. "2 The B Vitamins and Choline: Overview and Methods." Dietary Reference Intakes for Thiamin, Riboflavin, Niacin, Vitamin B6, Folate, Vitamin B12, Pantothenic Acid, Biotin, and Choline. Washington, DC: The National Academies Press, 1998.
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DRI Dietary Reference Intakes: For Thiamin, Riboflavin, Niacin, Vitamin B6, Folate, Vitamin B12, Pantothenic Acid, Biotin, and Choline
trolled trials and less to nonrandomized trials; prospective cohort, retrospective cohort, and case-control studies; case-series; and single-case reports. Publications solely expressing opinions were not used in setting DRIs.
Statistical association does not imply causation, and this is especially true for relationships between nutrient intake and developmental abnormalities or chronic disease risk reduction as well as for toxic effects. The criteria proposed by Hill (1971) were considered when examining the evidence that a relationship might be causal:
strength of the association, usually expressed as a relative risk or a correlation coefficient;
temporally plausible association, with exposure preceding the effect;
consistency of association in time and place;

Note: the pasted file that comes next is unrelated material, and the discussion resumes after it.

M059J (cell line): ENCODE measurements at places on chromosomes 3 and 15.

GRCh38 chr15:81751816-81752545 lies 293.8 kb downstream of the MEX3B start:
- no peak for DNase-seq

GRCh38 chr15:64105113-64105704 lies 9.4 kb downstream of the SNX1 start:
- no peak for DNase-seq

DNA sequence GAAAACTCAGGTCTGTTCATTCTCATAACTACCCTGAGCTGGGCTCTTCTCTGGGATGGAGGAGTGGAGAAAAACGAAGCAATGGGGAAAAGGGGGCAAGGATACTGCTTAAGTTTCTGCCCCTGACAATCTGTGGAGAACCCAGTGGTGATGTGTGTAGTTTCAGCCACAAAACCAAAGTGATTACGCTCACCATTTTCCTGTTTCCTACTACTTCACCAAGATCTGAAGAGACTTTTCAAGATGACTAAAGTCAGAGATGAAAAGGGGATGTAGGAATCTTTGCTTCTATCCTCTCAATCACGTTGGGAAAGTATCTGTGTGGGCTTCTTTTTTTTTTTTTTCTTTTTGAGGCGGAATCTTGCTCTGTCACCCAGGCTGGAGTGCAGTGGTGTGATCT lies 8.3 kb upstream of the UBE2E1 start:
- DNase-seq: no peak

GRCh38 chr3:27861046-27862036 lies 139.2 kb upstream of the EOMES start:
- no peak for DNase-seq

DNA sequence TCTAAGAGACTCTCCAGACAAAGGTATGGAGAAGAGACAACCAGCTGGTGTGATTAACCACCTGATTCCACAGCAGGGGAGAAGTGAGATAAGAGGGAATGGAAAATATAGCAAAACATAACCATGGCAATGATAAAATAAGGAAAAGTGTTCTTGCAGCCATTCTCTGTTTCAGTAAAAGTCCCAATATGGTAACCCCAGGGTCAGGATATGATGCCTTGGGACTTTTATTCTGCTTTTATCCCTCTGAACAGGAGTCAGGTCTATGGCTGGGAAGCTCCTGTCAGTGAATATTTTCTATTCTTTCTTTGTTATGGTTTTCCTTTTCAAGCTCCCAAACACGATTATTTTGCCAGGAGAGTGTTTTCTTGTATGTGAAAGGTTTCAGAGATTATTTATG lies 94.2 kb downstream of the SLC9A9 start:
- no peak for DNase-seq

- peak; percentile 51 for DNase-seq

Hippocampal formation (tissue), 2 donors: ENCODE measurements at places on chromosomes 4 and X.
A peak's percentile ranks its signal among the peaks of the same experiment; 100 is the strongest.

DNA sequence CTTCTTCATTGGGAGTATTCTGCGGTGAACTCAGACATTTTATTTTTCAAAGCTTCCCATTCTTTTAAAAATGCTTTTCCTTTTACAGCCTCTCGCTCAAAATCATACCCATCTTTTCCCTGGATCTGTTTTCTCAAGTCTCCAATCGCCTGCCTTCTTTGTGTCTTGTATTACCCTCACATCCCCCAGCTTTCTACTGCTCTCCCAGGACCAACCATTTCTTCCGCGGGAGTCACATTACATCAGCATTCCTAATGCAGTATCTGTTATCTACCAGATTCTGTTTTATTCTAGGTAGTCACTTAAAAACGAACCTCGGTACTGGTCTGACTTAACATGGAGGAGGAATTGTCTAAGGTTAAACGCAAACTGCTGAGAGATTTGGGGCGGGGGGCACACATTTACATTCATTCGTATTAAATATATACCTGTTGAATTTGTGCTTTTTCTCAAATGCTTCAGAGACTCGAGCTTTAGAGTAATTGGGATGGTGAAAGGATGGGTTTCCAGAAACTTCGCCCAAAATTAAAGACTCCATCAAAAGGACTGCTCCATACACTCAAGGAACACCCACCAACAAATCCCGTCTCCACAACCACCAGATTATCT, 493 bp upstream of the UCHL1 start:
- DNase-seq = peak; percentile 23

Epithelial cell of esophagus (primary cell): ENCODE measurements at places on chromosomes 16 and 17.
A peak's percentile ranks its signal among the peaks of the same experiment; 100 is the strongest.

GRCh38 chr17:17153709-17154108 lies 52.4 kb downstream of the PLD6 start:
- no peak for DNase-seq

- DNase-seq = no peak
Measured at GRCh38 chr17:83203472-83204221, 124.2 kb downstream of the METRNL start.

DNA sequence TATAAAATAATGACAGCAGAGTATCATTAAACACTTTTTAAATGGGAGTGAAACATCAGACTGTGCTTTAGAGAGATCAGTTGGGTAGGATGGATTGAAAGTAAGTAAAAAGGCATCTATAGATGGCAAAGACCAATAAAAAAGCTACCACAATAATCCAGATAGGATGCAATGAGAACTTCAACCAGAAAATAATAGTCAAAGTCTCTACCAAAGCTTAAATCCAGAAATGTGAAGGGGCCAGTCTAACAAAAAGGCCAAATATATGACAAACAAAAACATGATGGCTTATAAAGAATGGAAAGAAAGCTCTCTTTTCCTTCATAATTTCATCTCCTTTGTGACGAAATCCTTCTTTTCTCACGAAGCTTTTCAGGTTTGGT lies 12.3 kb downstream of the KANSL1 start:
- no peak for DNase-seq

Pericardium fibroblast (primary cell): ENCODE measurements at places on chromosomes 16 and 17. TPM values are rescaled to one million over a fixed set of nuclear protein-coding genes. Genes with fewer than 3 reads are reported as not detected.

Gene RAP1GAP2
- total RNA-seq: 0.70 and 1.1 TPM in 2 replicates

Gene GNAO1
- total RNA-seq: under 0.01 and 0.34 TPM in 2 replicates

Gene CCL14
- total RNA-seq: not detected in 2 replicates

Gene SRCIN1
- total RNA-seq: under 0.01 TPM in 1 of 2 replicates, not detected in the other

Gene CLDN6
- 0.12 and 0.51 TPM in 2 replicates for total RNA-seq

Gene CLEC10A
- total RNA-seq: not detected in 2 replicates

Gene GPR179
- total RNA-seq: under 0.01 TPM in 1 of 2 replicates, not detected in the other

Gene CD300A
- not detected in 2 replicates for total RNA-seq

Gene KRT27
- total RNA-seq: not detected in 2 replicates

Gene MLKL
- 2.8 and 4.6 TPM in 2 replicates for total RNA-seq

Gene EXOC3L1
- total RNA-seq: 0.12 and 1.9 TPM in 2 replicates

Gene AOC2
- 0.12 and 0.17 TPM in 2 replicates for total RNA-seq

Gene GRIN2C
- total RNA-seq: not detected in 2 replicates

specificity of cause and effect; and
For example, biological plausibility would not be sufficient in the presence of a weak association and lack of evidence that exposure preceded the effect.
Data were examined to determine whether similar estimates of the requirement resulted from the use of different indicators and different types of studies. For a single nutrient the criterion for setting the Estimated Average Requirement (EAR) may differ from one life stage group to another because the critical function or the risk of disease may be different. When no or very poor data were available for a given life stage group, extrapolation was made from the EAR or Adequate Intake (AI) set for another group based on explicit assumptions on relative requirements.
Method to Determine the Adequate Intake for Infants
The AI for young infants is generally taken to be the average intake by full-term infants who are born to healthy, well-nourished mothers and who are exclusively fed human milk. The extent to which intake of a nutrient from human milk may exceed the actual requirements of infants is not known, and ethics of experimentation preclude testing the levels known to be potentially inadequate. Using the breastfed infant as a model is in keeping with the basis for earlier recommendations for intake (e.g., Health Canada, 1990; IOM, 1991). It also supports the recommendation that exclusive